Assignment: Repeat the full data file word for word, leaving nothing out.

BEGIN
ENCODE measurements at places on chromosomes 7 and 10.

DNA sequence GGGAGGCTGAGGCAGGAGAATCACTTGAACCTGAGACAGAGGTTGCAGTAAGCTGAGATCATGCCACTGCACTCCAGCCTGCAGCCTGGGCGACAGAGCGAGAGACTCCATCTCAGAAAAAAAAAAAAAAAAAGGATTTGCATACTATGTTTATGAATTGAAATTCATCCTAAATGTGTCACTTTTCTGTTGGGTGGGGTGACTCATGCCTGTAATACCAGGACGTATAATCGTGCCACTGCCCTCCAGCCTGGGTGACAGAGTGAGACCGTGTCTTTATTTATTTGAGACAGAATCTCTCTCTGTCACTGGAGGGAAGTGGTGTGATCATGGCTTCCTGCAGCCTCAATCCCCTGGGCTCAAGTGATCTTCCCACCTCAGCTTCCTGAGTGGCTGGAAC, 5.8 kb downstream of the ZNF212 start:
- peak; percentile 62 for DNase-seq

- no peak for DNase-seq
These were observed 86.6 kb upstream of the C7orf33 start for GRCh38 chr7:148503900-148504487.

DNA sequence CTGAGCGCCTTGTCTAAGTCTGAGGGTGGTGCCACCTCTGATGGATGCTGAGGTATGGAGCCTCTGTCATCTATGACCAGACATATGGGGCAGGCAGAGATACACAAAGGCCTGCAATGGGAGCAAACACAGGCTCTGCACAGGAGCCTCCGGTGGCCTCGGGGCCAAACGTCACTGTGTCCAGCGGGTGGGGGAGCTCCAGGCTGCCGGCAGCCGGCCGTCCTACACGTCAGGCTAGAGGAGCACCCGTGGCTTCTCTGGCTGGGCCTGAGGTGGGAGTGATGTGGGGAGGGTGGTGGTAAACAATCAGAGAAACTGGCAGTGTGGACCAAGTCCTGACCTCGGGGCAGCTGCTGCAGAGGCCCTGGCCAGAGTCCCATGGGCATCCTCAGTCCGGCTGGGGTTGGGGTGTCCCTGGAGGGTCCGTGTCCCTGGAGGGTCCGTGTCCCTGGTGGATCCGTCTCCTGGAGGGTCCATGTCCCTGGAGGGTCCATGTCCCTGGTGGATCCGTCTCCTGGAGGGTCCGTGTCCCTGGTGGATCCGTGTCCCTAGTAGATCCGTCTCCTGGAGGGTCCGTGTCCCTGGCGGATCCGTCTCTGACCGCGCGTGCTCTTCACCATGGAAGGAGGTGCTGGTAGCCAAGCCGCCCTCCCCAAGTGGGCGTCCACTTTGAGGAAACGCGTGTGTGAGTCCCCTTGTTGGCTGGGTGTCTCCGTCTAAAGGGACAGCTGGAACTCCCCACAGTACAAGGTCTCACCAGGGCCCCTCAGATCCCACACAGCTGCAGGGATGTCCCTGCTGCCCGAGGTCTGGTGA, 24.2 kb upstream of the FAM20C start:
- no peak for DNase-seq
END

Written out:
ENCODE measurements at places on chromosomes 7 and 10.

DNA sequence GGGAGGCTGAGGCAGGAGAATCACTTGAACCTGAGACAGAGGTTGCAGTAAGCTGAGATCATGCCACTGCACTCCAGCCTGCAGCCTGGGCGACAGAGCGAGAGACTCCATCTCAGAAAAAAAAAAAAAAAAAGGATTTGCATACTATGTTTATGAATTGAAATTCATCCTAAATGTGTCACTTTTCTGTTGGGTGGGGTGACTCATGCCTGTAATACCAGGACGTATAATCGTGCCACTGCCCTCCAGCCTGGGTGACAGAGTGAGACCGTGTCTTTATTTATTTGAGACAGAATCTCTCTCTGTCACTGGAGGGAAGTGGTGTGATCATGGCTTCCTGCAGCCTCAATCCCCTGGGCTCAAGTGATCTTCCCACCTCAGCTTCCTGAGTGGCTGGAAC, 5.8 kb downstream of the ZNF212 start:
- peak; percentile 62 for DNase-seq

- no peak for DNase-seq
These were observed 86.6 kb upstream of the C7orf33 start for GRCh38 chr7:148503900-148504487.

DNA sequence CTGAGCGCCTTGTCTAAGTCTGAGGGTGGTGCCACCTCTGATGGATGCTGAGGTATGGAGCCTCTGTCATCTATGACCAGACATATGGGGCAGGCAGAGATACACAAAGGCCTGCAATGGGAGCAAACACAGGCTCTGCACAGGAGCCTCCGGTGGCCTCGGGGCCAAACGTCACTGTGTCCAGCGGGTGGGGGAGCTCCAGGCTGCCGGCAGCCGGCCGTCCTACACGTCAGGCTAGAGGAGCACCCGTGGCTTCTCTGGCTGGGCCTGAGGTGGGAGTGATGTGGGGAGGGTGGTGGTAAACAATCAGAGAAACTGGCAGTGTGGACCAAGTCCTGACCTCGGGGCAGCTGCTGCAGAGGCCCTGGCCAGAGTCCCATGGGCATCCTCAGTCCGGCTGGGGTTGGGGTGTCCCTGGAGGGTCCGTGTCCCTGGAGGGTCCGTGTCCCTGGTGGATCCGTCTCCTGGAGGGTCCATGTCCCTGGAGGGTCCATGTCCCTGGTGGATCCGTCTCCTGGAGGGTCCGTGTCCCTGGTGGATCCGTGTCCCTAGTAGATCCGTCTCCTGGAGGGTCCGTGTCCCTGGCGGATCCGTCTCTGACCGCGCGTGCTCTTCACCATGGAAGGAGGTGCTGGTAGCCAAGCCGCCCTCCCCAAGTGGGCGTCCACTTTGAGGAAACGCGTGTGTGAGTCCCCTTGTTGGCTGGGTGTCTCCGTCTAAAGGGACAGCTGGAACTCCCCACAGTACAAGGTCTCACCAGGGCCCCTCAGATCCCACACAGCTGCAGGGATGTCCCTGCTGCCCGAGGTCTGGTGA, 24.2 kb upstream of the FAM20C start:
- no peak for DNase-seq